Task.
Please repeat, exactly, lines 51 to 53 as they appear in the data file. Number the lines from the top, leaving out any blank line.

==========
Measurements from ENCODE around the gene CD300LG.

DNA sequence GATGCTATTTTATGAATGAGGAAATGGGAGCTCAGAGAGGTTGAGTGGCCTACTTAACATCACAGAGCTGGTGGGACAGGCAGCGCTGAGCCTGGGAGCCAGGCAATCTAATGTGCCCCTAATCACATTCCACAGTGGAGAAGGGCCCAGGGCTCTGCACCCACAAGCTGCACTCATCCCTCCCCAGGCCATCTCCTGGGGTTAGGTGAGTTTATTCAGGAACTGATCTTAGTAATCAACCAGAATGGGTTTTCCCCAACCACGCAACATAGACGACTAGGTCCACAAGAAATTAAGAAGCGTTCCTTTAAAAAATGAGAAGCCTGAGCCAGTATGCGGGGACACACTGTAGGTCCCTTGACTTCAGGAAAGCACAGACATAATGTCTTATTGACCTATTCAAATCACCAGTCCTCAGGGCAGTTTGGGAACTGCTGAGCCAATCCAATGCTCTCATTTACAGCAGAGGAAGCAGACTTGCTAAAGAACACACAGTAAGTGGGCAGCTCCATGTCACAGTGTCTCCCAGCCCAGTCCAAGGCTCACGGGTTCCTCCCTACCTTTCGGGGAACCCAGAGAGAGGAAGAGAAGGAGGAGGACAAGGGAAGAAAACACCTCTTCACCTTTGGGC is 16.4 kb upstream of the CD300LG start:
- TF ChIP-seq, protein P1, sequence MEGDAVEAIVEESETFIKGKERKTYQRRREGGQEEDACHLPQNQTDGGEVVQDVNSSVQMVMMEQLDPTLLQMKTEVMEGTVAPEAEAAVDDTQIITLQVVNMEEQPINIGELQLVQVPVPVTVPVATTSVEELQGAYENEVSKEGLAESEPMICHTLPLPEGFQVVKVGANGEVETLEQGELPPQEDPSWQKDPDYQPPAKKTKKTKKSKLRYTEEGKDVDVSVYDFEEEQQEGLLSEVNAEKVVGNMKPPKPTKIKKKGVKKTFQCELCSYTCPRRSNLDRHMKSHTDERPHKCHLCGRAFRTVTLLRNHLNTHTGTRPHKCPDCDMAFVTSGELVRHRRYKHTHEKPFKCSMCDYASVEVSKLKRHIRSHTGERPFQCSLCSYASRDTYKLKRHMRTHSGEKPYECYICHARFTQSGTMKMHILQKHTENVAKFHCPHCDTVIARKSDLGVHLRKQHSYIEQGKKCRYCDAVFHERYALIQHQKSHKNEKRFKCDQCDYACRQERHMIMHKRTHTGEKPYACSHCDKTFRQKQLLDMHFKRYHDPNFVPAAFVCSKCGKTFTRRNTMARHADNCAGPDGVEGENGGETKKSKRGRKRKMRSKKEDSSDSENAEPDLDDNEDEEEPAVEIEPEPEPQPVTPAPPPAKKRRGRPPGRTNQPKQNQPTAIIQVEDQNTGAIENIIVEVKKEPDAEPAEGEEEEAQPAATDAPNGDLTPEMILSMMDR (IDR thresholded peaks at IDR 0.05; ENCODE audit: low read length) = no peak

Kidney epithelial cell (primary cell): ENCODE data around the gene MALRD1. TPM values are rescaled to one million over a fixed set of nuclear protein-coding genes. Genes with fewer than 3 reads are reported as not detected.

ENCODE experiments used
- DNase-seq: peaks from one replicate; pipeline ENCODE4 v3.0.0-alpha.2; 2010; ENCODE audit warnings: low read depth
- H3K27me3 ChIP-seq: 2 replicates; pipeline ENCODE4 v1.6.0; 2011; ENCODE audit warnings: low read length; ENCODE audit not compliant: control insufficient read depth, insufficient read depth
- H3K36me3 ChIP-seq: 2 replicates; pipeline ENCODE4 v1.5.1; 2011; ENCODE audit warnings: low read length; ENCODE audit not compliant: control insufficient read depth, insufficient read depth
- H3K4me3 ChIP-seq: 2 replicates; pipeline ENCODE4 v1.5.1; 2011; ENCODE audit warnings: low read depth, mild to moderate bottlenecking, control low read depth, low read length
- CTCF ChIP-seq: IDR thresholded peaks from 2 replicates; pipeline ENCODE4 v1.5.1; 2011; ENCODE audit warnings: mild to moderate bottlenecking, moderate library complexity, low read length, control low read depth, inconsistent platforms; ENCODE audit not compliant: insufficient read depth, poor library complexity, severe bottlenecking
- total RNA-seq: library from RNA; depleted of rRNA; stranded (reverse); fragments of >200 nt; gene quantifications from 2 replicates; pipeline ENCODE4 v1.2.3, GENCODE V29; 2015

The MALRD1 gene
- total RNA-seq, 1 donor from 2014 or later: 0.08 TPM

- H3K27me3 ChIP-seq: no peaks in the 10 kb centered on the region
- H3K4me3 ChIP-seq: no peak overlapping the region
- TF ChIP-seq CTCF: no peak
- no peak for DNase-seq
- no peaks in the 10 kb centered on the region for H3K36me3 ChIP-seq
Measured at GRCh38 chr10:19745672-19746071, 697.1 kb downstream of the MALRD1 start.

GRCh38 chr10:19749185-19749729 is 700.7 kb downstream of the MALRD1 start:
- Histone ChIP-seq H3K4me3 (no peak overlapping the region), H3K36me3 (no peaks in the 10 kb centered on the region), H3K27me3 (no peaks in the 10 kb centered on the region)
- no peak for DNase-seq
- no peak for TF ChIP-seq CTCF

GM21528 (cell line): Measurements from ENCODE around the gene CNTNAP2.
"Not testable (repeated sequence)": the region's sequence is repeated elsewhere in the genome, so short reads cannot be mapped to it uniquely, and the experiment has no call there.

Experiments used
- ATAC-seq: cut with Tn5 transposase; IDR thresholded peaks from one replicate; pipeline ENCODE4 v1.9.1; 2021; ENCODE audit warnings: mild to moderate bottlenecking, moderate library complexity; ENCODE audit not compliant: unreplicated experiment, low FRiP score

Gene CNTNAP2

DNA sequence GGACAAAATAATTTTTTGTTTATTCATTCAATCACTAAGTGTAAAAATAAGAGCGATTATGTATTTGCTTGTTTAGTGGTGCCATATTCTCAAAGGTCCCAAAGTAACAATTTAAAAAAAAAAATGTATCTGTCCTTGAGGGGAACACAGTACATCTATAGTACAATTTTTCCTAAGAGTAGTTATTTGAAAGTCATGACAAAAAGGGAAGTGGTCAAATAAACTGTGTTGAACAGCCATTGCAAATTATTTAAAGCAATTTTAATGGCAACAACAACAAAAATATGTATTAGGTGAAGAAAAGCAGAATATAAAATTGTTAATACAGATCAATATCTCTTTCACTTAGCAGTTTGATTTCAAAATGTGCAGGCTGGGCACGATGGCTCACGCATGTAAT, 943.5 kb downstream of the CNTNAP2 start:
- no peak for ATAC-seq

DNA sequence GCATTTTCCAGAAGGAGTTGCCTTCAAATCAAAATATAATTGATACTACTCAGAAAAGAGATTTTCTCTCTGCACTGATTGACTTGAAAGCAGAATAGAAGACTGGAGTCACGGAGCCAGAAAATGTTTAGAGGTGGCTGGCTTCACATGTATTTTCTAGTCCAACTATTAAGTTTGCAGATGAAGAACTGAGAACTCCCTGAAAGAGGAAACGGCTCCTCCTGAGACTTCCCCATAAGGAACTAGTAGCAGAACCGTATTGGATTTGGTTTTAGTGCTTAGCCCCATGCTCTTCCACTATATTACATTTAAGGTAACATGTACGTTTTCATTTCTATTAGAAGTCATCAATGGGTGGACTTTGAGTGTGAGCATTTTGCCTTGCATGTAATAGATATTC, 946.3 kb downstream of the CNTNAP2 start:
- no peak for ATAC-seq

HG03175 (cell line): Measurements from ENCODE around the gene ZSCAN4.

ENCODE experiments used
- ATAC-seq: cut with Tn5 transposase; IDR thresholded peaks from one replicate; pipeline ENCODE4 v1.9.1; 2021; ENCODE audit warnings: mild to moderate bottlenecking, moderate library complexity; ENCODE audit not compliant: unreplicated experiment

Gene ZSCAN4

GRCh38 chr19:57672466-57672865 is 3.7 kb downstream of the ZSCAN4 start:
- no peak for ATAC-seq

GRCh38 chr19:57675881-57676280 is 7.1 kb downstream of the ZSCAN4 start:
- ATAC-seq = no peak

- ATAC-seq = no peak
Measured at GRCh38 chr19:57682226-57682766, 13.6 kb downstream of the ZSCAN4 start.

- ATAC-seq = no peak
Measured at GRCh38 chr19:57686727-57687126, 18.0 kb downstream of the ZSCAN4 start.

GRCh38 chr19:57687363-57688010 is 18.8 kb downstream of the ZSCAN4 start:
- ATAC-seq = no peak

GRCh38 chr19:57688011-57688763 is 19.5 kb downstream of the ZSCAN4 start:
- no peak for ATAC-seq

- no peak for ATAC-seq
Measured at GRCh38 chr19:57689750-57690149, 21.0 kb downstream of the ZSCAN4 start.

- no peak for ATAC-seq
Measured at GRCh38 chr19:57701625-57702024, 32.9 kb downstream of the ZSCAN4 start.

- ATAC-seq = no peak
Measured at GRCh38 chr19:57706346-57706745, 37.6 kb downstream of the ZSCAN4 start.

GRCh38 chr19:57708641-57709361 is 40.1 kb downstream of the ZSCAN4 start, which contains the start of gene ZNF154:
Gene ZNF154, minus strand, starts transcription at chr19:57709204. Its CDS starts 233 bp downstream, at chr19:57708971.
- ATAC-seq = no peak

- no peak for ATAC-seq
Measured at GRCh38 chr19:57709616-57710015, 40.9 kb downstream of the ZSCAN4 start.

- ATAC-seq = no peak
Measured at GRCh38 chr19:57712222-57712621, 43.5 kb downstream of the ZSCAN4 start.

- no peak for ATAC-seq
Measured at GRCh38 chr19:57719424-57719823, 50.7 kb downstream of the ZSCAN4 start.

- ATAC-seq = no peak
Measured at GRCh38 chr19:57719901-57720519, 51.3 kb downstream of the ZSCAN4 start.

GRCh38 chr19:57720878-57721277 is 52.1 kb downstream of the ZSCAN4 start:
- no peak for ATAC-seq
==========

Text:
- no peak for ATAC-seq
Measured at GRCh38 chr19:57701625-57702024, 32.9 kb downstream of the ZSCAN4 start.

- ATAC-seq = no peak